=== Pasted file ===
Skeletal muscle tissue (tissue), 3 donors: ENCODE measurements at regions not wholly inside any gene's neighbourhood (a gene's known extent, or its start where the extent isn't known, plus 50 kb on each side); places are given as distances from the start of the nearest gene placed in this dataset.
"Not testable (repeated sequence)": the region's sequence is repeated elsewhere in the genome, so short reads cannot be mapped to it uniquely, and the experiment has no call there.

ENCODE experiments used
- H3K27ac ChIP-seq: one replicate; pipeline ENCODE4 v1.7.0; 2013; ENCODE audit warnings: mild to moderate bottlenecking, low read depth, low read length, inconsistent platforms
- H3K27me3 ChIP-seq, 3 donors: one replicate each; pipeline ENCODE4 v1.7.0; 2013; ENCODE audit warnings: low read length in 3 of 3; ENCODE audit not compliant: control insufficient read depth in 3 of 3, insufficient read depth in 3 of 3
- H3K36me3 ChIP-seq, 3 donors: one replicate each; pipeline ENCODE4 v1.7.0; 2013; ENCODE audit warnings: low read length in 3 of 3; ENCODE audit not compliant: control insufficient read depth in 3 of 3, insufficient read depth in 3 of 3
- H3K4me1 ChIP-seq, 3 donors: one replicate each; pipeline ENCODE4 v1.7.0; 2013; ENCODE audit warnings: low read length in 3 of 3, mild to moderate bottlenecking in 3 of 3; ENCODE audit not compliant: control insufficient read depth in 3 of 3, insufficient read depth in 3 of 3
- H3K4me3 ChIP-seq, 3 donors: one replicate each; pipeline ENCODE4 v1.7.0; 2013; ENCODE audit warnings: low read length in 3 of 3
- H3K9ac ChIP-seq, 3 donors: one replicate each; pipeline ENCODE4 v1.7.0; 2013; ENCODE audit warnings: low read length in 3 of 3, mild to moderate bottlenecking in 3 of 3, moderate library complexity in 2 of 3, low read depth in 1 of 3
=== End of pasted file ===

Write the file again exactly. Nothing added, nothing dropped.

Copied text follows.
Skeletal muscle tissue (tissue), 3 donors: ENCODE measurements at regions not wholly inside any gene's neighbourhood (a gene's known extent, or its start where the extent isn't known, plus 50 kb on each side); places are given as distances from the start of the nearest gene placed in this dataset.
"Not testable (repeated sequence)": the region's sequence is repeated elsewhere in the genome, so short reads cannot be mapped to it uniquely, and the experiment has no call there.

ENCODE experiments used
- H3K27ac ChIP-seq: one replicate; pipeline ENCODE4 v1.7.0; 2013; ENCODE audit warnings: mild to moderate bottlenecking, low read depth, low read length, inconsistent platforms
- H3K27me3 ChIP-seq, 3 donors: one replicate each; pipeline ENCODE4 v1.7.0; 2013; ENCODE audit warnings: low read length in 3 of 3; ENCODE audit not compliant: control insufficient read depth in 3 of 3, insufficient read depth in 3 of 3
- H3K36me3 ChIP-seq, 3 donors: one replicate each; pipeline ENCODE4 v1.7.0; 2013; ENCODE audit warnings: low read length in 3 of 3; ENCODE audit not compliant: control insufficient read depth in 3 of 3, insufficient read depth in 3 of 3
- H3K4me1 ChIP-seq, 3 donors: one replicate each; pipeline ENCODE4 v1.7.0; 2013; ENCODE audit warnings: low read length in 3 of 3, mild to moderate bottlenecking in 3 of 3; ENCODE audit not compliant: control insufficient read depth in 3 of 3, insufficient read depth in 3 of 3
- H3K4me3 ChIP-seq, 3 donors: one replicate each; pipeline ENCODE4 v1.7.0; 2013; ENCODE audit warnings: low read length in 3 of 3
- H3K9ac ChIP-seq, 3 donors: one replicate each; pipeline ENCODE4 v1.7.0; 2013; ENCODE audit warnings: low read length in 3 of 3, mild to moderate bottlenecking in 3 of 3, moderate library complexity in 2 of 3, low read depth in 1 of 3